It’s an hour-long deckbuilder roguelike. Your three currencies are money, swords, and boots. Boots let you move through a dungeon. Money and swords let you play Ascension with the card row. There’s a push-your-luck element where a dragon attacks everyone and can eliminate you before your score is locked in (better escape that dungeon with the loot you’ve got).

It’s not a game I would ever consider playing rather than a tight Euro. But it was definitely something I could get to the table easily with a certain set of friends. It’s definitely better than most games I would apply in that situation.


Perfect, now I have a teaching video for the first tutorial game.


Five unique games this week, but I played Jump Drive six times and Indonesia twice, and I would have played them more given the opportunity.

[URL=“”]Jump Drive[/URL] [B](new to me)[/B] - Very sarcastically “Race for the Galaxy: the Card Game,” and already the game I have played the most in 2017 (6 plays). Unfortunately, it doesn’t have the same power as Roll for the Galaxy; ie. friends with a distaste for Race don’t like Jump Drive much, either. I will probably end up playing this a lot in the coming weeks.

[URL=“”]Power Grid: The Card Game[/URL] - Six players is a bit much, but given the tastes of the Friday group I’d rather play this than, say, 7 Wonders.

[URL=“”]Amun-Re[/URL] - It was interesting playing Amun-Re again so close to Princes of Florence. The power cards in Amun-Re make it more tactical than strategic. I first played this back in December of 2015, and didn’t get hold of a copy until last month when Anthony hunted down a Rio Grande copy as a Christmas gift, since I really dislike the new version’s board art.

[URL=“”]Indonesia[/URL] - Played on Friday and Saturday, back to back. Sort of a Splotter take on an 18XX game, except you are frequently relying on different players to create connections for you, and surprising and dramatic things happen every round. If it isn’t obvious, I enjoy this a lot, but I wouldn’t expect this to be an automatic hit for everyone who likes Food Chain Magnate.

[URL=“”]Mansions of Madness: Second Edition[/URL] - After selecting a character with a very high influence skill (for a murder mystery scenario), I was never once asked to test my character’s influence. In fact, I contributed very little other than the sideshow act of my descent into madness.


For what it’s worth, having to choose between Food Chain Magnate and Indonesia I’d lean towards Indonesia.

Update: I think it’s because of how Food Chain Magnate tends to steer you into several standardized opening plays to hunt for the Achievements and to set up your action economy. Indonesia has some of that but you’re more focused on setting up the supply chains.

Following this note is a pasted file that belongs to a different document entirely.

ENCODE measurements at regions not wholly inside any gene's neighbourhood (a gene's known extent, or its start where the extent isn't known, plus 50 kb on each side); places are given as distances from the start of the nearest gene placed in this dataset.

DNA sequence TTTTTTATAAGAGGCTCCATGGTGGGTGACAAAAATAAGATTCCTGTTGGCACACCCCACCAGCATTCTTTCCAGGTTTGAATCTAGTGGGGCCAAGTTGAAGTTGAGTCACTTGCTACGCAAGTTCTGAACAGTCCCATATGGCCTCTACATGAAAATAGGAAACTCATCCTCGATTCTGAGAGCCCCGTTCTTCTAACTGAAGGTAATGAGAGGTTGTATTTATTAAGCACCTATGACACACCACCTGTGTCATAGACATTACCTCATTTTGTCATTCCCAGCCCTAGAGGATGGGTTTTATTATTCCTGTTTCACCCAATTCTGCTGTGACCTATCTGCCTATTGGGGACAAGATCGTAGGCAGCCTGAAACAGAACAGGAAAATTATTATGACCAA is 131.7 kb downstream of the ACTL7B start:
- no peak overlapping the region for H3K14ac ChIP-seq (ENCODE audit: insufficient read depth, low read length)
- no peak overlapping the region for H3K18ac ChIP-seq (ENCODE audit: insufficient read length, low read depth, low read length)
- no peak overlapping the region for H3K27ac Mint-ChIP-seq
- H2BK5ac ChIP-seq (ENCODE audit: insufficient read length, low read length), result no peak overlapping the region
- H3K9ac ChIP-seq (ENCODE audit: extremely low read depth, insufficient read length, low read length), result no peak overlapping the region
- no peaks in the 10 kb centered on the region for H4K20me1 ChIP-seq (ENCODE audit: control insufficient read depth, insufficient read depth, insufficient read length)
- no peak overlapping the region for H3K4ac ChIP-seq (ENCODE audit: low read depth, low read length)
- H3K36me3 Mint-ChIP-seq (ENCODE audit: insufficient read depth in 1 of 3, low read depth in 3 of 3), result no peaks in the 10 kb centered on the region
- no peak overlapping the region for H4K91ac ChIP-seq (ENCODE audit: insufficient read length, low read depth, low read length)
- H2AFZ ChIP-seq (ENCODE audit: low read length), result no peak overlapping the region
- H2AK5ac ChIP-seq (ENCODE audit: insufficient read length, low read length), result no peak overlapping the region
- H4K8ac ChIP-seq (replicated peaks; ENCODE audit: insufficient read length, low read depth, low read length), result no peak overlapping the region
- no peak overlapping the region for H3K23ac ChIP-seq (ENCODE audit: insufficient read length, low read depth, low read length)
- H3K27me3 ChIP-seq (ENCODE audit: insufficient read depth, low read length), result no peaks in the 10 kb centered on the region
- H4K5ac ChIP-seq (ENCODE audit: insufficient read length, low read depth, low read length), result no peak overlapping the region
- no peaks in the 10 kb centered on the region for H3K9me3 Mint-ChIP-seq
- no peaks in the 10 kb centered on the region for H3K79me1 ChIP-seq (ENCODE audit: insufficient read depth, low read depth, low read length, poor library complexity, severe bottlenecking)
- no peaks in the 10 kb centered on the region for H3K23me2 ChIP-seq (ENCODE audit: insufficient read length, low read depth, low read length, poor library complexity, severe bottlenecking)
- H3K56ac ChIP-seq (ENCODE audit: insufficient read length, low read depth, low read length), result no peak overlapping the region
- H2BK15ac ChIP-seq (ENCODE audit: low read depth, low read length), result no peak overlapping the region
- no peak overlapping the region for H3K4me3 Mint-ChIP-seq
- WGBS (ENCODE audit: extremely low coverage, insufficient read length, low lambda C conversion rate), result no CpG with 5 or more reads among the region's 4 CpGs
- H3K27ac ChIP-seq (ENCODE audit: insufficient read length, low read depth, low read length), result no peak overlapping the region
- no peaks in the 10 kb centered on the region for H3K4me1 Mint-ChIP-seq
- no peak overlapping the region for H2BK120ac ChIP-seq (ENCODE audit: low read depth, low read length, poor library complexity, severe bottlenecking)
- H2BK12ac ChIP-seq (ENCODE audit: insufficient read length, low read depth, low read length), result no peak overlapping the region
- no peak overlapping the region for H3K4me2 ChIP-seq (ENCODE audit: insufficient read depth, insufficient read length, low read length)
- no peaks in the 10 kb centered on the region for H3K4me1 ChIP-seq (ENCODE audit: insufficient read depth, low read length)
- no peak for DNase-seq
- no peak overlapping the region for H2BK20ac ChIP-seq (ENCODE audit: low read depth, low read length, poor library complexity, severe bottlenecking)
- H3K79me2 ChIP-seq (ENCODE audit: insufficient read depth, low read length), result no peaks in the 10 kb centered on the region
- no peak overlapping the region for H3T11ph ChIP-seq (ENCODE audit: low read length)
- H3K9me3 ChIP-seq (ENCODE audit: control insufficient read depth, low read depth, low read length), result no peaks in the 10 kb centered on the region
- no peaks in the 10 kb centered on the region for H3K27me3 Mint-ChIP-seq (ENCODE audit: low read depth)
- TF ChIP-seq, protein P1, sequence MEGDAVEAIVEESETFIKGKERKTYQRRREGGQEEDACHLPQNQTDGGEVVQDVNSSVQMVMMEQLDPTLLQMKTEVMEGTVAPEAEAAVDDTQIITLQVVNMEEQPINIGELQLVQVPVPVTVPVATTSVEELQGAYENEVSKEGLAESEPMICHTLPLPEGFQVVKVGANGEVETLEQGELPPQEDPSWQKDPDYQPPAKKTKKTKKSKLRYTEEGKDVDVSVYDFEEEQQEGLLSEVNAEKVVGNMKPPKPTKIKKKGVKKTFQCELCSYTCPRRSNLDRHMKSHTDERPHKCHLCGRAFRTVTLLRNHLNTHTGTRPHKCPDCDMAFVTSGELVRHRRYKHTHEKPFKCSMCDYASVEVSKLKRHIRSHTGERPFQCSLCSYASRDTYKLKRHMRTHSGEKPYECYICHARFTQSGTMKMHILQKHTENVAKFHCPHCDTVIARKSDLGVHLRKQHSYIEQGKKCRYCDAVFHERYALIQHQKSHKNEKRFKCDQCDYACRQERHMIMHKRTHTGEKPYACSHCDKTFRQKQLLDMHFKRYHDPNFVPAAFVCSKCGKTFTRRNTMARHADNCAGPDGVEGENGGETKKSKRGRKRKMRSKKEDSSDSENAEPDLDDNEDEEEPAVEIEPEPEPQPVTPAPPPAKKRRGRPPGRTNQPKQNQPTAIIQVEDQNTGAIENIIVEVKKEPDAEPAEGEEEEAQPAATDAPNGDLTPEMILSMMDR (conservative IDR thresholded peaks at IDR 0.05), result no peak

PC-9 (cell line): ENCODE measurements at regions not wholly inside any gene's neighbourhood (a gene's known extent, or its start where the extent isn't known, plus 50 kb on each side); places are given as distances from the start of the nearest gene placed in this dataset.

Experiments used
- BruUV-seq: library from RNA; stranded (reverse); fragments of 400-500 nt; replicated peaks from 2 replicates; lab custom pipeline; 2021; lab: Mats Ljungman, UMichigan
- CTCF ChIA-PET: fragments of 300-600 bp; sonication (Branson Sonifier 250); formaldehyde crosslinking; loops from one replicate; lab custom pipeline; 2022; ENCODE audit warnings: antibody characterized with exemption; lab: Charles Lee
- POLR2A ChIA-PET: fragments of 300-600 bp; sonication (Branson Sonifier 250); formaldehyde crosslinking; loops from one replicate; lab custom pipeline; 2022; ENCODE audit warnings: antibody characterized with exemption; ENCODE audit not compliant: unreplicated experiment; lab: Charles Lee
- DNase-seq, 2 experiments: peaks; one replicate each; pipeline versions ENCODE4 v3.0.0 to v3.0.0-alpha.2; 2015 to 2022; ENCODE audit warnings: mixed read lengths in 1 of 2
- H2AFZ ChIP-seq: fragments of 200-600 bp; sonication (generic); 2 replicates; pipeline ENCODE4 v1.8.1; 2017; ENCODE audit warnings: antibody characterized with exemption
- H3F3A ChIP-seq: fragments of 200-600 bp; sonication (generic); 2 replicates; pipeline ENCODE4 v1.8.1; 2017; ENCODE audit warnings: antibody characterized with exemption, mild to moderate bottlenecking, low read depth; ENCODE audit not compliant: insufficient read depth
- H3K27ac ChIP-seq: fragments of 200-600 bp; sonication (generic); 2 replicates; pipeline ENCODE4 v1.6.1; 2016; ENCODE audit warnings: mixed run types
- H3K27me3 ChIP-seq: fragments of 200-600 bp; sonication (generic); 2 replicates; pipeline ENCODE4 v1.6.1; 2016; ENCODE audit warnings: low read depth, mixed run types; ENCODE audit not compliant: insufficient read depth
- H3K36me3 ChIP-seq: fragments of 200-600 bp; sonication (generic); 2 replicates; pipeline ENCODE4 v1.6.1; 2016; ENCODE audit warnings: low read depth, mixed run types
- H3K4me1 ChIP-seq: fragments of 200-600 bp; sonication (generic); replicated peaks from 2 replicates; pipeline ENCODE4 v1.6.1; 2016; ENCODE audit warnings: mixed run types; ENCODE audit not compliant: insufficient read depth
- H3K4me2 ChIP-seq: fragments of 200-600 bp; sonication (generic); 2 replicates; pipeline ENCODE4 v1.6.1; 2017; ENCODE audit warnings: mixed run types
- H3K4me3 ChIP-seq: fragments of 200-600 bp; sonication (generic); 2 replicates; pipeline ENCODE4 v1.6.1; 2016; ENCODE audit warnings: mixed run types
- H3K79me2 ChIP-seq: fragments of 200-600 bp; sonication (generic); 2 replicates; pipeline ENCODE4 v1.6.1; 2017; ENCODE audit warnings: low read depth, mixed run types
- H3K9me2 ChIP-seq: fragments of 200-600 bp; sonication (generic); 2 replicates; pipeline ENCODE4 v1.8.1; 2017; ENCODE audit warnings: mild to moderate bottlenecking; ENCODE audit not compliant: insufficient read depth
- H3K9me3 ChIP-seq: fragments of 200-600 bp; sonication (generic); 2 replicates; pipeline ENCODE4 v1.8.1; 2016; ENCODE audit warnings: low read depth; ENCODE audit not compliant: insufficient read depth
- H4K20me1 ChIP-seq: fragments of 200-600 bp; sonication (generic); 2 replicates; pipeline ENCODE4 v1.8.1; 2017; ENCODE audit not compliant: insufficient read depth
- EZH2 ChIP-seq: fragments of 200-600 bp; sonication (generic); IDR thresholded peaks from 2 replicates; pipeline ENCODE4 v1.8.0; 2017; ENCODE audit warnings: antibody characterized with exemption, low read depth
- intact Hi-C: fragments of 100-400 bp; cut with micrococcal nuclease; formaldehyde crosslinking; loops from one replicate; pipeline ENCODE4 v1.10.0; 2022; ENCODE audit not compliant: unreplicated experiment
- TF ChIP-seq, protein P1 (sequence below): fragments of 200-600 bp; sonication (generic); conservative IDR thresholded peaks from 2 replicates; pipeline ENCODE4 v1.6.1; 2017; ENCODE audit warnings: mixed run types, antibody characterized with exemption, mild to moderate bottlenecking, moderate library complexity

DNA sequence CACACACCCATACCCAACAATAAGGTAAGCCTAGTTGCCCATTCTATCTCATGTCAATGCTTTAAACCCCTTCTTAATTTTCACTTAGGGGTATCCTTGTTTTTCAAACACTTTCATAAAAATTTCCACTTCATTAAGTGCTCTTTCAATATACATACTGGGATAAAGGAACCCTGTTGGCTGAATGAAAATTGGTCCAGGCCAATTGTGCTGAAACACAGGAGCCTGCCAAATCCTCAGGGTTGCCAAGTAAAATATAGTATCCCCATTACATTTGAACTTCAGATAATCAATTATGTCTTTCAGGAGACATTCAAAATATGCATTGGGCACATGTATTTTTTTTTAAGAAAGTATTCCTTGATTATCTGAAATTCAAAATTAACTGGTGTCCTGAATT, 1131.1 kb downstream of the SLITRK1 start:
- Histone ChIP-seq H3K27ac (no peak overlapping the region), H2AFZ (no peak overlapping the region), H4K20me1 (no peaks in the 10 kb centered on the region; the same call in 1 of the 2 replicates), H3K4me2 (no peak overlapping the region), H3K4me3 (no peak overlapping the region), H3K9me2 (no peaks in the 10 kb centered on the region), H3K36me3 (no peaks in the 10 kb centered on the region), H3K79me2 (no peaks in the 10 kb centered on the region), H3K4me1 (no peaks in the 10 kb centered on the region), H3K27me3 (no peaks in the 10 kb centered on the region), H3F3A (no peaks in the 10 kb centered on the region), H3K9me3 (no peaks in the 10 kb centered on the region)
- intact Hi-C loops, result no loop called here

We finished Risk Legacy game 9 of 15. The game was enjoyable until a particular unlockable happened.


The Mutants, which were at a decent advantage because the biohazard and fallout zones are close together, are seemingly overpowered since they unlocked their double-offensive power—their 6’s beat defending 6’s. We’re worried future games will degenerate to “roll high to pick Mutants”.


Highlights of games played this week:

[URL=“”]Trickerion: Legends of Illusion[/URL] - I wanted to play something weighty with Anthony during the week, so we ran through the “full" game a couple of times. This has grown on me significantly since my initial impression.

[URL=“”]Glass Road[/URL] - My favorite modern Rosenberg game. For some reason, I have played this game just eight times over four years, and six of those plays were in the month of February.

[URL=“”]Stephenson’s Rocket[/URL] [B](new to me)[/B] - It’s a Knizia train game. It also feels like an uncomfortable coupling of Acquire and Through the Desert. We got a few rules wrong (station placement) but this is just “ok" for me.

[URL=“”]10’ to Kill[/URL] [B](new to me)[/B] - Rumble in the House, but better (ie. you could convince me to play it again)

[URL=“”]Age of Craft[/URL] - A recent play confirms this is different enough from Colony to justify keeping both.

[URL=“”]T.I.M.E Stories[/URL] - Taking a break after finishing the Marcy Case. We performed our final run with the efficiency of Bill Murray’s character in Groundhog Day.

[URL=“”]Brew Crafters[/URL] - I’ve only played this twice, but I do wonder if getting the research expert, a yeast lab, and maxing out 2 or more research tracks is a little too straightforward and powerful.

[URL=“”]LIE[/URL] [B](new to me)[/B] - It’s Liar’s Dice with cards, if you’re into that sort of thing.